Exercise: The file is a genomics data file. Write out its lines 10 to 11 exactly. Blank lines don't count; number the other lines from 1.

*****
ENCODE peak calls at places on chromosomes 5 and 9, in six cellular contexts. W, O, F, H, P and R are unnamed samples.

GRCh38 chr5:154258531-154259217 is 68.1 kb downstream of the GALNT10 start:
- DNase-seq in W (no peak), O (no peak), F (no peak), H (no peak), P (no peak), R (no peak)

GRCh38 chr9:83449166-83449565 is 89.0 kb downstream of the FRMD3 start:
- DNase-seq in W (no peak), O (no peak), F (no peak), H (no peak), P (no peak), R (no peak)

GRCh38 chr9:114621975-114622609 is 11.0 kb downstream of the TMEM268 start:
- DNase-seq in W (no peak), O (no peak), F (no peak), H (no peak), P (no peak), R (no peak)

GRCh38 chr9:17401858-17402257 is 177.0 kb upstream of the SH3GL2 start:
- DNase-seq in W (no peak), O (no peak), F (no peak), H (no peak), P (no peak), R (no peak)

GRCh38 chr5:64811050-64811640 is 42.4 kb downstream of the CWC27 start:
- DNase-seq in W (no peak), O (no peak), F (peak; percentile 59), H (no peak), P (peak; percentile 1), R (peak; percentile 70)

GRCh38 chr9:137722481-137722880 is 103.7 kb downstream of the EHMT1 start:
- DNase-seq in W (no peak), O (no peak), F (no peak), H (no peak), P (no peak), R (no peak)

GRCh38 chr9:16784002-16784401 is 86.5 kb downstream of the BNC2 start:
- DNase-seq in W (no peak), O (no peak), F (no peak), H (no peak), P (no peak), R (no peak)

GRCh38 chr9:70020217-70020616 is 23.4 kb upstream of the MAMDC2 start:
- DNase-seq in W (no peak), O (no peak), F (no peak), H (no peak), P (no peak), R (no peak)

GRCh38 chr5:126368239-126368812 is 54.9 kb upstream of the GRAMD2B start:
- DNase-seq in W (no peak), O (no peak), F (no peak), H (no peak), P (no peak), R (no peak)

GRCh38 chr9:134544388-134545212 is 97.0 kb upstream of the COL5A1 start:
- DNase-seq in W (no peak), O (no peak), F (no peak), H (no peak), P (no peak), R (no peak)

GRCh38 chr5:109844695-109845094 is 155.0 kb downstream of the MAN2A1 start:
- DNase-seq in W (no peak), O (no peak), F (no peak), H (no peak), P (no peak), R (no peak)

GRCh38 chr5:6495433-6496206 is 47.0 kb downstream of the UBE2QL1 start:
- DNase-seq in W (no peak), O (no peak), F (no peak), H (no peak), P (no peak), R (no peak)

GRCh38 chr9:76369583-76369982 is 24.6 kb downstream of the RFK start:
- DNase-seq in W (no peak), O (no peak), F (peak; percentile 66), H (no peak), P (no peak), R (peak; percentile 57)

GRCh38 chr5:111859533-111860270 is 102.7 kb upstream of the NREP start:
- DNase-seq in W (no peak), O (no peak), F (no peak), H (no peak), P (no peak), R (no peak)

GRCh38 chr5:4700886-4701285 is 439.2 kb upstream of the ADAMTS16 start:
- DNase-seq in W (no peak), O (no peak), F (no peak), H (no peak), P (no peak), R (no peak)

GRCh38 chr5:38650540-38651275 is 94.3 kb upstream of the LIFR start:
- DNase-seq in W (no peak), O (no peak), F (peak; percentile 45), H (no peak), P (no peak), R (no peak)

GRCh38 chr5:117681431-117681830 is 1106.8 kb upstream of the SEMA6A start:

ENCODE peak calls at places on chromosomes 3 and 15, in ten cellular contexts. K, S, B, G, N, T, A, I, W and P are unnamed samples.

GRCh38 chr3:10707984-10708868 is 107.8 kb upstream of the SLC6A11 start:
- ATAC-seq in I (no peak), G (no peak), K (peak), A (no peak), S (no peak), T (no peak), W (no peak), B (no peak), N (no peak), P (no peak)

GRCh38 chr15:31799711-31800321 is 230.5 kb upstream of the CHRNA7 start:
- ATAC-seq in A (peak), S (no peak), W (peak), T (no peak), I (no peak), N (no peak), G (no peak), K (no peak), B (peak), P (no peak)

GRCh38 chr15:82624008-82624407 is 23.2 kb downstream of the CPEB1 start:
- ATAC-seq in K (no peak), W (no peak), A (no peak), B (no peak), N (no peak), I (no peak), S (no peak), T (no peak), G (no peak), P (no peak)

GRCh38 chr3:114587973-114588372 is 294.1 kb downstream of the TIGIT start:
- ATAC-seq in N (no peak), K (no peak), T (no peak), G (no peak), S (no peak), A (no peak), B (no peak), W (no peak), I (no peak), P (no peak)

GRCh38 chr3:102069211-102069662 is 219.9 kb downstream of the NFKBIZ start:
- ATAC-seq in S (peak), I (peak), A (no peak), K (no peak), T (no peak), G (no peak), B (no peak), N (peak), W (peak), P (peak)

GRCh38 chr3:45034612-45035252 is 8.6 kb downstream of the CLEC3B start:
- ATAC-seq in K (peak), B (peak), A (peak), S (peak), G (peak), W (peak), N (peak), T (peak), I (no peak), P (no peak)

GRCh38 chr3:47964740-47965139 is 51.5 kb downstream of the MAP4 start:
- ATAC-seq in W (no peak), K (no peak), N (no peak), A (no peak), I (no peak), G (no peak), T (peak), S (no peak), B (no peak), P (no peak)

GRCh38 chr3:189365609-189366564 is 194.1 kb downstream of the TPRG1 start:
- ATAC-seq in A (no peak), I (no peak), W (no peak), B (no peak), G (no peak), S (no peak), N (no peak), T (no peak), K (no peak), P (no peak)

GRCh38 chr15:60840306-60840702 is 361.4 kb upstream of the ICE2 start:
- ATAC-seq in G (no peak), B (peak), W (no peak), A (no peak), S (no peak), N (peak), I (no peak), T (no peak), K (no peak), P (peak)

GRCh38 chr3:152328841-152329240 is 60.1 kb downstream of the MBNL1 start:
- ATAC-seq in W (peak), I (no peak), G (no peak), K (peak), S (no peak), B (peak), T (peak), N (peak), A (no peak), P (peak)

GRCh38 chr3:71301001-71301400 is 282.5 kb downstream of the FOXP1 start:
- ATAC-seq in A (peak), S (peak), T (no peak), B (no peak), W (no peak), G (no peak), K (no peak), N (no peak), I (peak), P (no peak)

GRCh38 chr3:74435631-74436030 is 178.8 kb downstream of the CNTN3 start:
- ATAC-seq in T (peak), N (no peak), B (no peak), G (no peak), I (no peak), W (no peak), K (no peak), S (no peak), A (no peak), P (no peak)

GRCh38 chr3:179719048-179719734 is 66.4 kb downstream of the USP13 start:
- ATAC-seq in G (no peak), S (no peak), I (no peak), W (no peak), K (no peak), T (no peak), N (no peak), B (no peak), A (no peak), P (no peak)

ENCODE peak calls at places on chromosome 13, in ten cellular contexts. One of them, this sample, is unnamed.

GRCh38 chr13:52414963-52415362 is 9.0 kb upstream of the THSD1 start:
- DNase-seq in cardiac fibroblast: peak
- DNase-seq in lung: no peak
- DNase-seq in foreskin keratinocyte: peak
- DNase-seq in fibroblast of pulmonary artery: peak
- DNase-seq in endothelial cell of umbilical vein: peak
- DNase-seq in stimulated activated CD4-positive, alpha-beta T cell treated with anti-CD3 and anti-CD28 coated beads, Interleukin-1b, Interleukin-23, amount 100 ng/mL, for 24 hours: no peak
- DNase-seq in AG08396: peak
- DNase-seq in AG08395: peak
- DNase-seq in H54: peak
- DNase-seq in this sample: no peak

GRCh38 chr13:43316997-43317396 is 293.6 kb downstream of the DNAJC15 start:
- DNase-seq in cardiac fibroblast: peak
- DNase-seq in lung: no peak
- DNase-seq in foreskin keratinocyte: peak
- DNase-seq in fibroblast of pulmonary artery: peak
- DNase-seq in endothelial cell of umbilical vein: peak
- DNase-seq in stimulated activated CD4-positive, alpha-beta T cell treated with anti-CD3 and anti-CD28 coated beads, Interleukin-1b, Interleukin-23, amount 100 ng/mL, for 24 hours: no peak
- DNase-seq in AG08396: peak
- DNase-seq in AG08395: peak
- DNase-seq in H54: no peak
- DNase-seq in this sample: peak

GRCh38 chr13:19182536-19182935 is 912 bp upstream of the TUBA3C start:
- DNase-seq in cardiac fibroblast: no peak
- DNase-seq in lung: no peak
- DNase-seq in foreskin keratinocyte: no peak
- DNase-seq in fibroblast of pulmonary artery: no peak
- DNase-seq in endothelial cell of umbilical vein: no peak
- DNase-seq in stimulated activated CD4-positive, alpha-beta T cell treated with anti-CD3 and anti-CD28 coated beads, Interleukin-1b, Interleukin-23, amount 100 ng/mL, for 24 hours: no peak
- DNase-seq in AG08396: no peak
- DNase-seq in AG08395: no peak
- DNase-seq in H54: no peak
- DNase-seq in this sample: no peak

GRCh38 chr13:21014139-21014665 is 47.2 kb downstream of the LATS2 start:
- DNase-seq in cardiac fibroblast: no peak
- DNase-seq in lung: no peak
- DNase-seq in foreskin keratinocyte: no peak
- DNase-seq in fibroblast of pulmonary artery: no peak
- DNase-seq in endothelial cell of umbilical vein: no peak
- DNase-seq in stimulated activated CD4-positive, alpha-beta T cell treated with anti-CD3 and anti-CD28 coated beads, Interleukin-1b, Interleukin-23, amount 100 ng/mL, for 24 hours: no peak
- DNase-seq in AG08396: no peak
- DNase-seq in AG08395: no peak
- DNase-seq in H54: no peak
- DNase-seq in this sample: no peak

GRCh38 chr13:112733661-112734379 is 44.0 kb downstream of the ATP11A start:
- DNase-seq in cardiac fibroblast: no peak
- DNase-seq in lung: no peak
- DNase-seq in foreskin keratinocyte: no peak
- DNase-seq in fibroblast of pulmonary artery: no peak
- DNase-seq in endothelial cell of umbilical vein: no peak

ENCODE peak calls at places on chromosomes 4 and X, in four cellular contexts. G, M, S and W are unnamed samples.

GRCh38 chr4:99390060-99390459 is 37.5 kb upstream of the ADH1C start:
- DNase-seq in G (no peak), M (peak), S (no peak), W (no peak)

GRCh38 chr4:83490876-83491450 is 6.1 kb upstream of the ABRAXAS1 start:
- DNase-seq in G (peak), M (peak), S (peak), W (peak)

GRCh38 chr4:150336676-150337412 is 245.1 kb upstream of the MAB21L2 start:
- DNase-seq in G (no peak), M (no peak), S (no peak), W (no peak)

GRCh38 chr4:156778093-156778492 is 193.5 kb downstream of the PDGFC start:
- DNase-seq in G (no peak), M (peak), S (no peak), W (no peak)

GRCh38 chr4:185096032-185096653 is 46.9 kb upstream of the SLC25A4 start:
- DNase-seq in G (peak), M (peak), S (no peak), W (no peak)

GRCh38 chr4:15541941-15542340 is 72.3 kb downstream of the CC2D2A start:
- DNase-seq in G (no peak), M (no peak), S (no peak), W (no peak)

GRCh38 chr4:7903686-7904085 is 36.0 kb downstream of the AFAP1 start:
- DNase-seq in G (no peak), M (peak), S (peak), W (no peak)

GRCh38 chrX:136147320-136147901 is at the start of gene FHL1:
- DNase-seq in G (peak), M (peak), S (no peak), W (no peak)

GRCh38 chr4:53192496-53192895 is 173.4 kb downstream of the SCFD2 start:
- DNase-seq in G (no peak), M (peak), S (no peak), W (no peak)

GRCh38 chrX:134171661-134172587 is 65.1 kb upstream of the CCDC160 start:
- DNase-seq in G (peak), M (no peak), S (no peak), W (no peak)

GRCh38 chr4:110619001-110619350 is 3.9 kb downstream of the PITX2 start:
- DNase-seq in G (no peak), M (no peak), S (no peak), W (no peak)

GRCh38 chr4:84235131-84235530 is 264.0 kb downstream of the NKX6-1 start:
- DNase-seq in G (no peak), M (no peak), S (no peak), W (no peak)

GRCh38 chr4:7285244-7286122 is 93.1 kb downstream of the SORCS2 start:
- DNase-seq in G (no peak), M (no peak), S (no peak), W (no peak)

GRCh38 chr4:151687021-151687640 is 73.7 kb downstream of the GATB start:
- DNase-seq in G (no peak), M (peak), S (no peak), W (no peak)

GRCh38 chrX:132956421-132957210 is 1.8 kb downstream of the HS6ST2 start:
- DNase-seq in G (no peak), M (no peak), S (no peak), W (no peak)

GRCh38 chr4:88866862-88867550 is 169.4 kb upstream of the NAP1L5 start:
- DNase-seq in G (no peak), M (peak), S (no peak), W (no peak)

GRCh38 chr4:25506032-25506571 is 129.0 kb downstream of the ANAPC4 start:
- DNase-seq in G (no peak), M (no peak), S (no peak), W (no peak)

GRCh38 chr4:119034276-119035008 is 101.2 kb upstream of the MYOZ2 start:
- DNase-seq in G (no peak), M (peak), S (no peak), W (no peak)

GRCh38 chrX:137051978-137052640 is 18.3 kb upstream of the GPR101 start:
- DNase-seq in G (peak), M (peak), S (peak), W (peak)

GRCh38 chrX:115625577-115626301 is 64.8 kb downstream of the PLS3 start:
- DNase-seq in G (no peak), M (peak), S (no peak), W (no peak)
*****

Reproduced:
GRCh38 chr5:64811050-64811640 is 42.4 kb downstream of the CWC27 start:
- DNase-seq in W (no peak), O (no peak), F (peak; percentile 59), H (no peak), P (peak; percentile 1), R (peak; percentile 70)